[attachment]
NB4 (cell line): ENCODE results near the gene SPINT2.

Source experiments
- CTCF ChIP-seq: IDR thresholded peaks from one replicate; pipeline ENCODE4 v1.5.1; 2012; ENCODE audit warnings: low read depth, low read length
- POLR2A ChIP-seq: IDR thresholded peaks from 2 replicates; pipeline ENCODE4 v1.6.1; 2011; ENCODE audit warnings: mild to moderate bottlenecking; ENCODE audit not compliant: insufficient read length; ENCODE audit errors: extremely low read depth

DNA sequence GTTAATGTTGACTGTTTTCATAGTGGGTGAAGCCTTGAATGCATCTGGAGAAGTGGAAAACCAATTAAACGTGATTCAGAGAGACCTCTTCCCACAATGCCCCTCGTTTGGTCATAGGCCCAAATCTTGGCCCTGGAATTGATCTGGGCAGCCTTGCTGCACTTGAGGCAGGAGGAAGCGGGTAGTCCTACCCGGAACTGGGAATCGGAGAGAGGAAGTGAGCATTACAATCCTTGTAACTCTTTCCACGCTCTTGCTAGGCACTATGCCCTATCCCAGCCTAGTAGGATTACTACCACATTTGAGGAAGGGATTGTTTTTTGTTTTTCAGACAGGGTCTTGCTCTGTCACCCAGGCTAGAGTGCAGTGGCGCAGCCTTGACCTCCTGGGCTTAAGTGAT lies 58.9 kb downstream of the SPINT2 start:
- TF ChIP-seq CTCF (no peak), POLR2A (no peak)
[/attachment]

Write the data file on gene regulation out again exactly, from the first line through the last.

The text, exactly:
NB4 (cell line): ENCODE results near the gene SPINT2.

Source experiments
- CTCF ChIP-seq: IDR thresholded peaks from one replicate; pipeline ENCODE4 v1.5.1; 2012; ENCODE audit warnings: low read depth, low read length
- POLR2A ChIP-seq: IDR thresholded peaks from 2 replicates; pipeline ENCODE4 v1.6.1; 2011; ENCODE audit warnings: mild to moderate bottlenecking; ENCODE audit not compliant: insufficient read length; ENCODE audit errors: extremely low read depth

DNA sequence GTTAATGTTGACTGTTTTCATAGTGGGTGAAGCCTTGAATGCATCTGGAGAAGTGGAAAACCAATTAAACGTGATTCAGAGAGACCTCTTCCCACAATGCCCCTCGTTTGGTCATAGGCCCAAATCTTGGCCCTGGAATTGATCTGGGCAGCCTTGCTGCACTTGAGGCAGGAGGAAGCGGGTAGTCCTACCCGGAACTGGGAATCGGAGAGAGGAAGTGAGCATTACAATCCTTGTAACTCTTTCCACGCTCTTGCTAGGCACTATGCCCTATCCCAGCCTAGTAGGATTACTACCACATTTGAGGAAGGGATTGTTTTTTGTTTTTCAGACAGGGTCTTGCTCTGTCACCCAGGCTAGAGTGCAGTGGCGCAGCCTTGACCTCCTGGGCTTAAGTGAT lies 58.9 kb downstream of the SPINT2 start:
- TF ChIP-seq CTCF (no peak), POLR2A (no peak)